Let’s first reiterate the facts, because the obfuscation is getting tedious. Jeremy Corbyn laid a wreath at the graves of Black September terrorist masterminds in the Palestinian National Cemetery in Tunis.
We know this because Corbyn is pictured in 2014 holding the wreath in front of the graves of Salah Khalaf, the founder of Black September, and Atef Bseiso, one of the group’s members who later became a PLO intelligence officer.
We also know this because Corbyn himself admitted this week that “A wreath was indeed laid… to those that were killed in Paris in 1992”. Bseiso was killed by Mossad in Paris in 1992, Khalaf by a Palestinian splinter group in 1991.
Black September carried out the infamous Munich Massacre of 1972, where 11 Israeli athletes were tortured and killed in the Olympic village.
It has been embarrassing to watch Corbyn’s media outriders try and spin their way through this storm. Denial was the first order of the day. Hard-left blog Skwawkbox claimed Corbyn wasn’t present on the day the wreath was laid – before Corbyn said to camera that he was.
The Labour leader then said “I was present at that wreath-laying, I don’t think I was actually involved in it.” This is despite the picture of Corbyn standing next to the Black September graves holding the wreath.
A popular line then spun by both Labour’s Press Team and Owen Jones said Corbyn was instead commemorating Israel’s attack on the PLO headquarters in 1985.
But Corbyn himself acknowledged that these were two separate events, writing in his Morning Star piece in 2014 that “wreaths were laid at the graves of those who died on that day [in 1985] and on the graves of others killed by Mossad agents in Paris”. (Emphasis mine)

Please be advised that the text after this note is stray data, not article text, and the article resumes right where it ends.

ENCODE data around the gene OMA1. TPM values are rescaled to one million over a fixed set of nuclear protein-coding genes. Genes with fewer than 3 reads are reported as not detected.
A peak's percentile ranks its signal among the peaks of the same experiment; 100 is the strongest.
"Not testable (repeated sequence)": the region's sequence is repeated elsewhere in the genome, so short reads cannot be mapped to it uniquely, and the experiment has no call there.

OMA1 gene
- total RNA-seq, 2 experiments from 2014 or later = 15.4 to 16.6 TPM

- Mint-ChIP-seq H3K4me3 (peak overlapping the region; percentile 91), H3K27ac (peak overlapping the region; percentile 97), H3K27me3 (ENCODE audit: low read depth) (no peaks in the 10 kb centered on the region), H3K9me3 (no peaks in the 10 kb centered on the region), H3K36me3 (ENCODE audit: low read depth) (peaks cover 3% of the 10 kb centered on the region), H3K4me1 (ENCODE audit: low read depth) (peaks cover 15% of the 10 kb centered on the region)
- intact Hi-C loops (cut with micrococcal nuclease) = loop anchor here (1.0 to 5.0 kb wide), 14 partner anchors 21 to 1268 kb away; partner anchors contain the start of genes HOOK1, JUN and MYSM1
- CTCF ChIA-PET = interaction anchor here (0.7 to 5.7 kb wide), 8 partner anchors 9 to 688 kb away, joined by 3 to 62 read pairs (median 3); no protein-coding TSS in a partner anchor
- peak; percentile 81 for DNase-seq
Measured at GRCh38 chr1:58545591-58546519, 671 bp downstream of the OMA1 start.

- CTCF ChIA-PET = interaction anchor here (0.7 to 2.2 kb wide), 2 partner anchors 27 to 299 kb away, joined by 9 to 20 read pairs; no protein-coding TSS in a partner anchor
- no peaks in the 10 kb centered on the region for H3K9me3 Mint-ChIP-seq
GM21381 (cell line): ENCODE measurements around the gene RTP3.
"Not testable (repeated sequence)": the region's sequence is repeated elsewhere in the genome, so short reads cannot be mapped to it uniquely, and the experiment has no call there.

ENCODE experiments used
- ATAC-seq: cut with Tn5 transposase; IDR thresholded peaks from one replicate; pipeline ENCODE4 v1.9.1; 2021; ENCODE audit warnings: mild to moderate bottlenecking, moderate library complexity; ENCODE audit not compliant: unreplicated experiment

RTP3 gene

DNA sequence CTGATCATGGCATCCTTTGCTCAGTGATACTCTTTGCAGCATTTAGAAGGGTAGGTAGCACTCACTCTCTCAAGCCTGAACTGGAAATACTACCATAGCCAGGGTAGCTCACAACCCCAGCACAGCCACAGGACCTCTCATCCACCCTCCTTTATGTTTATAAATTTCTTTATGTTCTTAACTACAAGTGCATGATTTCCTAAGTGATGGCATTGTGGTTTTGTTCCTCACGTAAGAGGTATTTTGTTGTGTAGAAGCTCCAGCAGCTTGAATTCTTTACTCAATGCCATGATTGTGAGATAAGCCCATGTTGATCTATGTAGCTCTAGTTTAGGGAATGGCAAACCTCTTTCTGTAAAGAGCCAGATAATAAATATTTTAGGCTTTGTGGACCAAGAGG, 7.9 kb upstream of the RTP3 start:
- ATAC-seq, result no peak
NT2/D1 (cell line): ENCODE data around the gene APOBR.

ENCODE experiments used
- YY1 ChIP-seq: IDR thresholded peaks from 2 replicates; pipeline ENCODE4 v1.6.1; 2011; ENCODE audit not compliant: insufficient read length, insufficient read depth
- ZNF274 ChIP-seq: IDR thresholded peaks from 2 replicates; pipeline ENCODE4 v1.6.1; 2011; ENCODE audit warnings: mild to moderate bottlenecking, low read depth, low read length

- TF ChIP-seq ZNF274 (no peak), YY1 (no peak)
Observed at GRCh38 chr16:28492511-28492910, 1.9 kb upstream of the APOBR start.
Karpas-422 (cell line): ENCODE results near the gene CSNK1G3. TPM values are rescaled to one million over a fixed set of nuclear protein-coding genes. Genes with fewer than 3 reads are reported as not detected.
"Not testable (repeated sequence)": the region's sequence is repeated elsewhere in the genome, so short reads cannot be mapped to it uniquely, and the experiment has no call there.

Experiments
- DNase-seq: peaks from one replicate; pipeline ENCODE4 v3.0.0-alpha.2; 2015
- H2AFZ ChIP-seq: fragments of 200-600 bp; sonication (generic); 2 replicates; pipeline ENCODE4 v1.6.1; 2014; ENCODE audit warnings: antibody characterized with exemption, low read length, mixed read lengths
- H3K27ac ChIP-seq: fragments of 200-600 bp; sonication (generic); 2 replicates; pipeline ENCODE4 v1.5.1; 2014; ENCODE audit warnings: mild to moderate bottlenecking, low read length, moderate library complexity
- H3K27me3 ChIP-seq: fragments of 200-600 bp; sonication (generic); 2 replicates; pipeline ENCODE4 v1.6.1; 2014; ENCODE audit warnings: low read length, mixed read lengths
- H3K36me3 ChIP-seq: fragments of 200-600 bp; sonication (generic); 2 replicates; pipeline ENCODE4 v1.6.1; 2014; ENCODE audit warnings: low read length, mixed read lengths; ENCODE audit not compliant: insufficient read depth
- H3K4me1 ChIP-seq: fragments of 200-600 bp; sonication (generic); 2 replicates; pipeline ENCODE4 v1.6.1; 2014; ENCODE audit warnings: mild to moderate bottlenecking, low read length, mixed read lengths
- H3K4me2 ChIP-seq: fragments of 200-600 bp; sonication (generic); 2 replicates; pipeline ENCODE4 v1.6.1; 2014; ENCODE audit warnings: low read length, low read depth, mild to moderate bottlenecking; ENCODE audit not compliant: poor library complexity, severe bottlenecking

So it is knowingly dishonest to merge Corbyn’s Black September commemoration with the earlier ceremony, held in a different part of the cemetery 15 metres away, which marked the 1985 attack.
Labour’s latest wordplay now involves the claim “no Munich terrorists are buried in that cemetery”. But it appears that Fatah – the Palestinian Authority’s governing party – would disagree. In a post on their Facebook page they say Bseiso “participated in the planning of the Munich operation” with Khalaf.
You could argue that there is a hair’s breadth between planning the operation and pulling the trigger, but I doubt that argument would cut much ice with the victims’ widows. Besides, is Labour’s press line now – as one QC put it – “Osama Bin Laden didn’t fly any planes”?
Finally, Owen Jones, writing in the Guardian, defended Corbyn’s actions by arguing that there was little difference between Corbyn laying a wreath for the Black September terrorists and past Labour statesmen laying wreaths for Yasser Arafat and Ariel Sharon – because the latter two were both responsible for widespread violence.
Except there is. Whatever their past, Arafat and Sharon died as international statesmen. Black September – for the entirety of their brief, miserable existence – were never anything more than despicable terrorists.
Jones makes a spectacularly disingenuous argument. When Jack Straw and Tony Blair commemorated Arafat and Sharon, they were paying tribute to two men who were leaders of their nations on the world stage.